Playlist: 3 Beach Vacation Movies
November 17, 2013 § Leave a comment
1. MR. HULOT’S HOLIDAY (Jacques Tati, 1953)
Jean-Luc Godard once pinpointed the emergence of French neo-realism in the early films of Jacques Tati, whose Mr. Hulot’s Holiday he claimed “invited us to savor in secret the bitterness and the pleasures of life.” When Godard refers to Tati as a neo-realist, he speaks not of any social or political agenda on Tati’s part, but of his willingness to capture the unremarkable goings on of everyday life from an endlessly inquisitive vantage point that sees no need to rush forward in any one direction. Mr. Hulot’s Holiday is about a group of ordinary strangers on a weeklong beach vacation, and instead of imposing something so cumbersome as plot on this paper-thin premise, Tati allows it to get swept up in the capricious breeze of his own boundless curiosity. Often pegged with the responsibility to be a laugh-a-minute comedy, the film is more like a relaxation pill. To watch it is to enlarge the aperture of one’s perception, as the mundane idiosyncrasies of the resort and the incidental behaviors of its guests take on a melodic grace just by virtue of Tati’s probing camera and all-encompassing montage. If vacations are a matter of slowing the pace of one’s life and soaking up the sights and sounds of one’s surroundings, then there is no better cinematic simulation than Mr. Hulot’s Holiday.
Available on DVD from The Criterion Collection.
2. PAULINE AT THE BEACH (Eric Rohmer, 1983)
Many of the films of Eric Rohmer are, among many other wonderful things, philosophical extrapolations of the Catholic maxim that to sin in the heart is to sin in the flesh, usually in the guise of airy romantic comedies and talkative character studies. His Six Moral Tales are about the ardent undercurrents that run beneath everyday, seemingly inconsequential flings and infatuations, starring male characters torn between their life-long partners and the alluring alternatives that present themselves daily. The men never quite consummate their would-be affairs, but the mere intent or desire to do so is enough for the guilt to seep in as they hash out their dilemmas through running voice-over narration. Two of the films in this series, The Collector (1967) and Claire’s Knee (1970), take place on holiday, the implication being that it is on leave from life’s usual responsibilities that temptation is most likely to cast its spell. What happens in one’s beachside villa or rustic lake house is wont to stay there. Pauline at the Beach, part of his excellent Comedies and Proverbs series, is a variation on the same idea, this time multiplying the moral entanglement by at least six characters all equally afflicted by fatuous romantic attractions. The result is a breezy sex farce that nonetheless takes its moral underpinnings seriously. Capturing superbly the languid pace and lilting rhythms of beach life, it also reminds us, as do all of Rohmer’s films, that morality is the one responsibility from which there is no respite.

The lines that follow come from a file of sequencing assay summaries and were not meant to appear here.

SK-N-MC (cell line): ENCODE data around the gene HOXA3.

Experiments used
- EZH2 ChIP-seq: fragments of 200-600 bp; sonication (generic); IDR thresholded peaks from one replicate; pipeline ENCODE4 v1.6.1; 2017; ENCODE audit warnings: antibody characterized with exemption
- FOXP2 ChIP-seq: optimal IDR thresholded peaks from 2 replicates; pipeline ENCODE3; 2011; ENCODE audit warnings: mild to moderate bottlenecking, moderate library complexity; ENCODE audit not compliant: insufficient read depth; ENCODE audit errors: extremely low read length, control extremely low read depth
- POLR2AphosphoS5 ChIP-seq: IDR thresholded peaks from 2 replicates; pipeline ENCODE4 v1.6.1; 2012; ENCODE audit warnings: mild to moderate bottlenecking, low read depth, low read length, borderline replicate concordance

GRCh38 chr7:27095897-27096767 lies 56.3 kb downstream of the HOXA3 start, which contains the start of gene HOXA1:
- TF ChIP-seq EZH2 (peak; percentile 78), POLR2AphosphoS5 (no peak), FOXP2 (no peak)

Available for streaming on Amazon Instant and on DVD from MGM.
3. WOMAN ON THE BEACH (Hong Sang-soo, 2006)
South Korean filmmaker Hong Sang-soo is often billed as a spiritual successor to Eric Rohmer, who likewise makes talkative, deeply analytical movies about the mechanics of sexual relationships. There are key differences, of course. Rohmer’s characters are introspective and self-aware; Hong’s are vain and foolish, usually writers and filmmakers who have a knack for depicting life but no sense in living it. Where Rohmer’s films are methodically philosophical and prone to austerity, Hong’s are colorful, funny, and structurally neat—he often bisects his narratives into mirroring diptychs and sprinkles little piano or xylophone melodies throughout for palate-cleansing effect. Woman on the Beach is Hong at his finest, and it shares with Pauline at the Beach the observation that vacations often heighten interpersonal stress instead of relieving it. In the first half of the film, a man, his girlfriend, and his filmmaker friend all go away to a resort town for a few days, only for a love triangle to develop as the director and the girl grow sexually attracted to one another. After this story exhausts itself, Hong provocatively re-inscribes the triangular shape onto a second half that sees the director return to the resort a few days later and attempt to seduce two women who remind him of his earlier fling. There is no such a thing as a frivolous sexual encounter in Hong’s cinema, every one-night stand a window into his characters’ unhealthy romantic obsessions and self-pitying neuroses. In Woman on the Beach, Hong balances a microscopic examination of his characters’ inner pain with a lovely panoramic view of the overcast beach, its subdued beauty a recurrent counterpoint to the foregrounded drama.
Available on DVD from New Yorker. – Stuart